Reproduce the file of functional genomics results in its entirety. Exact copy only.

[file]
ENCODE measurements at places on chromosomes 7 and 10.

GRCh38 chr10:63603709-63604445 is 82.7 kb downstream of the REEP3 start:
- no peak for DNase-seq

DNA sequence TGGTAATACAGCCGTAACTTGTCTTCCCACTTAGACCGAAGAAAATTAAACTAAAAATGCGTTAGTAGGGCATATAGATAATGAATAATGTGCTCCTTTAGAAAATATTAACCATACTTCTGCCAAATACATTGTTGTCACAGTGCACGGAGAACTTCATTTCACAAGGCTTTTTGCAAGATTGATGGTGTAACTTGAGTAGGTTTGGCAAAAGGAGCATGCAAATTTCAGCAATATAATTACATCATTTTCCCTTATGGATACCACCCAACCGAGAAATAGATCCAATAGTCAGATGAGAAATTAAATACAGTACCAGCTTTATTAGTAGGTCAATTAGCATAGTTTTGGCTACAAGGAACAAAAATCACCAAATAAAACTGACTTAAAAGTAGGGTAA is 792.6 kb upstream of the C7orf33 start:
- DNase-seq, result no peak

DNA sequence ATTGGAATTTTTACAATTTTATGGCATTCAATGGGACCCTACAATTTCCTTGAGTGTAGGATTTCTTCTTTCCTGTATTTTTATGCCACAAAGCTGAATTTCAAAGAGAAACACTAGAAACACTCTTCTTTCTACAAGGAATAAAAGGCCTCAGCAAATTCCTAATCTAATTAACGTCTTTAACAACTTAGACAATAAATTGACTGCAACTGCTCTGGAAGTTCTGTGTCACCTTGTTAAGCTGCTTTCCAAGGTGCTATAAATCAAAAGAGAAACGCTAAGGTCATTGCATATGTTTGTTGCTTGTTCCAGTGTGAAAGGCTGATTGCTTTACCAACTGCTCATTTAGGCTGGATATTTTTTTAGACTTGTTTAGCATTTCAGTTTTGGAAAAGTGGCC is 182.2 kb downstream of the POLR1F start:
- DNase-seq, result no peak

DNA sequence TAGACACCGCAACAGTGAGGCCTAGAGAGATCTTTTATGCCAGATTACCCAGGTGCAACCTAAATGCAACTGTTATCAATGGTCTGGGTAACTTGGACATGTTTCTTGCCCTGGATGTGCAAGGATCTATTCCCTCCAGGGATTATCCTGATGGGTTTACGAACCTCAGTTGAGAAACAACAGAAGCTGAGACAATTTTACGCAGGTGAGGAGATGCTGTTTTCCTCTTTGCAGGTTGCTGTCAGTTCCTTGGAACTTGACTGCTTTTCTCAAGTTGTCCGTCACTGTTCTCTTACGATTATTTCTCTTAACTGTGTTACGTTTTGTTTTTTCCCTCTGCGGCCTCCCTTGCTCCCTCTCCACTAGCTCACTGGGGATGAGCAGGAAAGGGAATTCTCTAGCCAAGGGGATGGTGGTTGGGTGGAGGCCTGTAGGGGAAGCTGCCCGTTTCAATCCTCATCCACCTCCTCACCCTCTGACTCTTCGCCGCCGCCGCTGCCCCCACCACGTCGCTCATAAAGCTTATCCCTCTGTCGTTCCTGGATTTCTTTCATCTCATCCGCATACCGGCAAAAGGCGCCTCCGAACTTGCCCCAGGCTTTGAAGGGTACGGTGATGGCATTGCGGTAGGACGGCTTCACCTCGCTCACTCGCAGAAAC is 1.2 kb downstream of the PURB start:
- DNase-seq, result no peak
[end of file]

ENCODE measurements at places on chromosomes 7 and 10.

GRCh38 chr10:63603709-63604445 is 82.7 kb downstream of the REEP3 start:
- no peak for DNase-seq

DNA sequence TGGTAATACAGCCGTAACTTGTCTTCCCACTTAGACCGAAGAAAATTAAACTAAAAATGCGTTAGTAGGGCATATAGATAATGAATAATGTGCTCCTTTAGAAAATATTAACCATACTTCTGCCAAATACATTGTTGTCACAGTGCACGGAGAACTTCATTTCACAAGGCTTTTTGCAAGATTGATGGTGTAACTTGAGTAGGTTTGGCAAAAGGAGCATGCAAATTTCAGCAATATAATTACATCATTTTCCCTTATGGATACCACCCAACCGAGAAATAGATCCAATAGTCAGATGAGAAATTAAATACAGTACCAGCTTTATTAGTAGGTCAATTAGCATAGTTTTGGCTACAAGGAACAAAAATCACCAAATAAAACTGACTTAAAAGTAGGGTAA is 792.6 kb upstream of the C7orf33 start:
- DNase-seq, result no peak

DNA sequence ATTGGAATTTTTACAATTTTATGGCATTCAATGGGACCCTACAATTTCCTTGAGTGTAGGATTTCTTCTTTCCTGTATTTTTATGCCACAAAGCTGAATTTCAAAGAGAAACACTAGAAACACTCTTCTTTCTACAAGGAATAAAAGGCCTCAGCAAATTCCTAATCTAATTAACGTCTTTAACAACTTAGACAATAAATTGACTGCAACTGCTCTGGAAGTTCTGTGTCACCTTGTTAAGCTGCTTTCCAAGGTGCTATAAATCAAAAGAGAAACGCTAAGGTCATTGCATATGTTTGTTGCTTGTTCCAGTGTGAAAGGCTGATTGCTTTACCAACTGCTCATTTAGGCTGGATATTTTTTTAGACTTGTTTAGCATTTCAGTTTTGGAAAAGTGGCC is 182.2 kb downstream of the POLR1F start:
- DNase-seq, result no peak

DNA sequence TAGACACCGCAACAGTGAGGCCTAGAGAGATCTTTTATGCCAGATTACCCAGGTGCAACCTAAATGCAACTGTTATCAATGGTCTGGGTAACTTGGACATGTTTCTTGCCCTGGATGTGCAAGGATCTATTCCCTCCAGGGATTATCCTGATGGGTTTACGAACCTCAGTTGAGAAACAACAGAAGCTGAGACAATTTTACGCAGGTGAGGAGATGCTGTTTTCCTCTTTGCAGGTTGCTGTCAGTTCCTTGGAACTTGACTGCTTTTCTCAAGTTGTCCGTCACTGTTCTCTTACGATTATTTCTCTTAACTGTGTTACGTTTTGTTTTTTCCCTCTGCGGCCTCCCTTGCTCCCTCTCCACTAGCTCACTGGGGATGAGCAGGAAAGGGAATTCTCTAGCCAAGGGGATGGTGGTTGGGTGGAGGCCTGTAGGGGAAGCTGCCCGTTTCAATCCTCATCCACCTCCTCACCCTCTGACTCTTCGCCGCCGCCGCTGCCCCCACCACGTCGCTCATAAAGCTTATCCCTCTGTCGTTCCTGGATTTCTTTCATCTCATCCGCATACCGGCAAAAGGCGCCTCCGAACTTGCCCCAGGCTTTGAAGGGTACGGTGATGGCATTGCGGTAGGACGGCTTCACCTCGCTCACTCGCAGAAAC is 1.2 kb downstream of the PURB start:
- DNase-seq, result no peak